CAM hired around 50 aviation experts from around the world and Lao, being the youngest in the company at that time, felt very fortunate to learn from them. Part of her job in marketing involved working with other departments — from Engineering to Strategic Planning to the Accounting Department — which allowed her to deepen her knowledge in all things aviation.
As pioneers in Macau’s first airport, the team learned everything from scratch. She distinctly remembers their Marketing Manager Anita Lee, a local with extensive marketing background, and Marketing Director Roger Stephenson, an Australian with over 20 years’ experience in Qantas. He used his own time to teach the locals in CAM, including Lao herself, gathering them for aviation classes an hour ahead of work. “We got really good opportunities to learn. He taught me a lot about aviation.”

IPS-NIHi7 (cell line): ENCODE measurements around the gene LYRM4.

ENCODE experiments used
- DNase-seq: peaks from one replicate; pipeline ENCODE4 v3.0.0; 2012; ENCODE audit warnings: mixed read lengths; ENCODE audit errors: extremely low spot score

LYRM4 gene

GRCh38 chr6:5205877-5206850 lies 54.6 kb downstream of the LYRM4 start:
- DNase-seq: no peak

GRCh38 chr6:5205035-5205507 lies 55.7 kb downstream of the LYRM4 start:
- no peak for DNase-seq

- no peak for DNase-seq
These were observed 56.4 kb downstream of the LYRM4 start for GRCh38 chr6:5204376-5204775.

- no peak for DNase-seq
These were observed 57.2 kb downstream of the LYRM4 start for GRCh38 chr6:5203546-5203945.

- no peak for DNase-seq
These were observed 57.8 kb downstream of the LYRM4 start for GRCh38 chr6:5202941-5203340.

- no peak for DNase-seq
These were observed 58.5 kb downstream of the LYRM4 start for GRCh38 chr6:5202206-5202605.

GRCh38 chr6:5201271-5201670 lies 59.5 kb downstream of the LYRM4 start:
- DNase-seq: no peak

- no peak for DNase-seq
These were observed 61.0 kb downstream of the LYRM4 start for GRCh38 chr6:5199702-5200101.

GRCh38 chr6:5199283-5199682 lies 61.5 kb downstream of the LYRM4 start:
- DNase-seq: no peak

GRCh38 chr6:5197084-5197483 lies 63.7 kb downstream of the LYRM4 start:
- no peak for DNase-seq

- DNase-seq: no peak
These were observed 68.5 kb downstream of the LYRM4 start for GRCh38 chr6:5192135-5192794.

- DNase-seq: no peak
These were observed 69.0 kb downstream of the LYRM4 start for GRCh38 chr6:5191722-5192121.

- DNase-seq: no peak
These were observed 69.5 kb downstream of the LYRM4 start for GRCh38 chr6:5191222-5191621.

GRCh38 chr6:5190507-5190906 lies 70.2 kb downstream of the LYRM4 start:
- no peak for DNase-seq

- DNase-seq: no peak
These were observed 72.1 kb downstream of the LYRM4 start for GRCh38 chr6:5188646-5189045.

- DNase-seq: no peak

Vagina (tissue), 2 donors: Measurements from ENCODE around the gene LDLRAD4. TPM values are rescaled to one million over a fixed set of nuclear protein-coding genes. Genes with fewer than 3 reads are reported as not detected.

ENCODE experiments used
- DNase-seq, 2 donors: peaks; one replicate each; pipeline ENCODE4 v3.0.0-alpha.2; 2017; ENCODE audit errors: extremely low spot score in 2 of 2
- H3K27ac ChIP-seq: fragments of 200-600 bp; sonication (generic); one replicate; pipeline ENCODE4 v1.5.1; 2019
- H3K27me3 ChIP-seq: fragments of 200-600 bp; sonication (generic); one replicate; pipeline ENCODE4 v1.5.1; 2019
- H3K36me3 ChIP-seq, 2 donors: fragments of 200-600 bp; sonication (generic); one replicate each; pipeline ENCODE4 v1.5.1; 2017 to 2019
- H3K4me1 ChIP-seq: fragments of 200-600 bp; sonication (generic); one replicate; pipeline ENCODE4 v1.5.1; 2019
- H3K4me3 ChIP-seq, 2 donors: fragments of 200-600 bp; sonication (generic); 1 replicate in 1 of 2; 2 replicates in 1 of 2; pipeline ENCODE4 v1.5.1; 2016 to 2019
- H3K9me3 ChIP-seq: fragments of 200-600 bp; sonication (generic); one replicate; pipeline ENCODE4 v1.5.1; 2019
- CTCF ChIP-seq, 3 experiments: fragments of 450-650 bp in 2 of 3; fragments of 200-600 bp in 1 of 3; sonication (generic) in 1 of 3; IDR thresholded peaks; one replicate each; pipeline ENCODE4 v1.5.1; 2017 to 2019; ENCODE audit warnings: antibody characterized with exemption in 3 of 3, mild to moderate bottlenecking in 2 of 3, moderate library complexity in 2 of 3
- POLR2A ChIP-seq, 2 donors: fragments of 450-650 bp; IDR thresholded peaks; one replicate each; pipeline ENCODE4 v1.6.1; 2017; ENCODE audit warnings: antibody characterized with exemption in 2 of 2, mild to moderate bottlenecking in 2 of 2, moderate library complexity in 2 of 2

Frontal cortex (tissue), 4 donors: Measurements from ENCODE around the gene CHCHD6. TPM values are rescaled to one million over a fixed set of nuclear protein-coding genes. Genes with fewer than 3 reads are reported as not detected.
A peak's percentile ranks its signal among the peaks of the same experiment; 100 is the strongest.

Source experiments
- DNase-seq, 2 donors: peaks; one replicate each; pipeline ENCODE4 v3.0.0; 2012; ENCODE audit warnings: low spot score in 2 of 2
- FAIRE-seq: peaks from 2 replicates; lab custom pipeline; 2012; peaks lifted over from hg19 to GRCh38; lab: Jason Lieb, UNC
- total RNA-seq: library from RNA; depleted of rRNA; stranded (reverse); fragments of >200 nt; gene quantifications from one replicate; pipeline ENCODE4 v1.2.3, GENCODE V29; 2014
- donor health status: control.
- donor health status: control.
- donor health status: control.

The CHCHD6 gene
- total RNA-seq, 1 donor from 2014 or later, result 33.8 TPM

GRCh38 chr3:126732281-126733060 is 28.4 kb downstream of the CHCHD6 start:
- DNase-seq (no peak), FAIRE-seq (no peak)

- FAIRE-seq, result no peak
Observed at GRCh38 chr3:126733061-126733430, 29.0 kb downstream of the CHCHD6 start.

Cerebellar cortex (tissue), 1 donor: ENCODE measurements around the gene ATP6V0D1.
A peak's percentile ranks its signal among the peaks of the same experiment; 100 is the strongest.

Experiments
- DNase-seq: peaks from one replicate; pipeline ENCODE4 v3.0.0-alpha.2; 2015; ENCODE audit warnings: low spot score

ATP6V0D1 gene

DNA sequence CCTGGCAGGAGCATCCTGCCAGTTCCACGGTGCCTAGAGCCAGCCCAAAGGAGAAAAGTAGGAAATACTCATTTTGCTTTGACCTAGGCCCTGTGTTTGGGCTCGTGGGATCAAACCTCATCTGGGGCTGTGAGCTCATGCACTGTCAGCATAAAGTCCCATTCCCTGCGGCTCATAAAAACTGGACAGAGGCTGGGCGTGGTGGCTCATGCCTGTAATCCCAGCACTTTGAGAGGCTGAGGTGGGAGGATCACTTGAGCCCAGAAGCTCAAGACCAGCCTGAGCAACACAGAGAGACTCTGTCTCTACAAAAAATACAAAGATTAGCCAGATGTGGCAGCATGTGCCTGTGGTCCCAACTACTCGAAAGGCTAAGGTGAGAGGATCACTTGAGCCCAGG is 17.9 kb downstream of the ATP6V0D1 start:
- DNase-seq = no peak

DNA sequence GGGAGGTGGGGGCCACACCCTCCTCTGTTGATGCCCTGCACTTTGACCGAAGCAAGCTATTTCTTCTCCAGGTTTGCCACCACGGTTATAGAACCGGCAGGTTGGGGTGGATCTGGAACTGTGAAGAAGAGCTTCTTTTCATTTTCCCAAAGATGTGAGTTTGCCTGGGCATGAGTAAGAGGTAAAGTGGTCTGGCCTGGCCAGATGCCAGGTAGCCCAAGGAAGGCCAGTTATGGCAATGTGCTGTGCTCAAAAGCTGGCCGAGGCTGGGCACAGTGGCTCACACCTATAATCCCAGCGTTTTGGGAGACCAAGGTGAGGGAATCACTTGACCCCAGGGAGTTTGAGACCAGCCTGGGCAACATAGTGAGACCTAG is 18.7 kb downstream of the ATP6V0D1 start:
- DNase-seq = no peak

Her seven years at CAM also afforded Lao the opportunity to attend airport and aviation conferences and seminars all over the world. She eagerly took advantage of this, meeting with experienced professionals and making connections with other “young faces” in attendance year after year.
At the time, there were five airports in the area — Macau, Hong Kong, Guangzhou, Shenzhen and Zhuhai — only Macau had a marketing department. Hong Kong, she points out didn’t need to market themselves because traffic came naturally – they had millions of people and a history in commercial air travel dating back decades. Macau, on the other hand, “needed to market” to entice airlines to take a chance on the smaller SAR.